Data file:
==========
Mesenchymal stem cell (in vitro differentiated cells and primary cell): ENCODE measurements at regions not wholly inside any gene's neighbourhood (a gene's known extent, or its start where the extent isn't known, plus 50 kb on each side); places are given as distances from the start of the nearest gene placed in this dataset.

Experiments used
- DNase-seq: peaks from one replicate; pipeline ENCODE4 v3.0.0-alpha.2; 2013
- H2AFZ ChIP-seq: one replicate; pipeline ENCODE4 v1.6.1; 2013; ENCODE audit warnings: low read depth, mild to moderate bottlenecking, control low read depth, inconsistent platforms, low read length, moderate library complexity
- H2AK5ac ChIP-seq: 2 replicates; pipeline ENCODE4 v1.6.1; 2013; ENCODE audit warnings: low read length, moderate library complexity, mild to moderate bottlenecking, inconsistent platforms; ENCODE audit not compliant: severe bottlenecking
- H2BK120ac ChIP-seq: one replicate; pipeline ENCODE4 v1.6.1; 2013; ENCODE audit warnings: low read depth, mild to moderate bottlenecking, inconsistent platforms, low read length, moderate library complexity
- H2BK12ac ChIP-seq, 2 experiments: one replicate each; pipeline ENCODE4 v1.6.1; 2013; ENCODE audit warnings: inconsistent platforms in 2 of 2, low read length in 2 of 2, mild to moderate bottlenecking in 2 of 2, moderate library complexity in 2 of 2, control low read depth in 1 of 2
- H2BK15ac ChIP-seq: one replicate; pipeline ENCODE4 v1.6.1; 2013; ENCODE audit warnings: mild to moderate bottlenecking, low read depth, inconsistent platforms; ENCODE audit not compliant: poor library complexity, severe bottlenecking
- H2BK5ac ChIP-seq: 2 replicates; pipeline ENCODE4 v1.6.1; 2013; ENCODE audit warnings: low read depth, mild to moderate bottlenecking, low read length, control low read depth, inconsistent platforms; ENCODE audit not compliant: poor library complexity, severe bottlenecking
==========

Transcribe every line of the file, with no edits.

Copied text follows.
Mesenchymal stem cell (in vitro differentiated cells and primary cell): ENCODE measurements at regions not wholly inside any gene's neighbourhood (a gene's known extent, or its start where the extent isn't known, plus 50 kb on each side); places are given as distances from the start of the nearest gene placed in this dataset.

Experiments used
- DNase-seq: peaks from one replicate; pipeline ENCODE4 v3.0.0-alpha.2; 2013
- H2AFZ ChIP-seq: one replicate; pipeline ENCODE4 v1.6.1; 2013; ENCODE audit warnings: low read depth, mild to moderate bottlenecking, control low read depth, inconsistent platforms, low read length, moderate library complexity
- H2AK5ac ChIP-seq: 2 replicates; pipeline ENCODE4 v1.6.1; 2013; ENCODE audit warnings: low read length, moderate library complexity, mild to moderate bottlenecking, inconsistent platforms; ENCODE audit not compliant: severe bottlenecking
- H2BK120ac ChIP-seq: one replicate; pipeline ENCODE4 v1.6.1; 2013; ENCODE audit warnings: low read depth, mild to moderate bottlenecking, inconsistent platforms, low read length, moderate library complexity
- H2BK12ac ChIP-seq, 2 experiments: one replicate each; pipeline ENCODE4 v1.6.1; 2013; ENCODE audit warnings: inconsistent platforms in 2 of 2, low read length in 2 of 2, mild to moderate bottlenecking in 2 of 2, moderate library complexity in 2 of 2, control low read depth in 1 of 2
- H2BK15ac ChIP-seq: one replicate; pipeline ENCODE4 v1.6.1; 2013; ENCODE audit warnings: mild to moderate bottlenecking, low read depth, inconsistent platforms; ENCODE audit not compliant: poor library complexity, severe bottlenecking
- H2BK5ac ChIP-seq: 2 replicates; pipeline ENCODE4 v1.6.1; 2013; ENCODE audit warnings: low read depth, mild to moderate bottlenecking, low read length, control low read depth, inconsistent platforms; ENCODE audit not compliant: poor library complexity, severe bottlenecking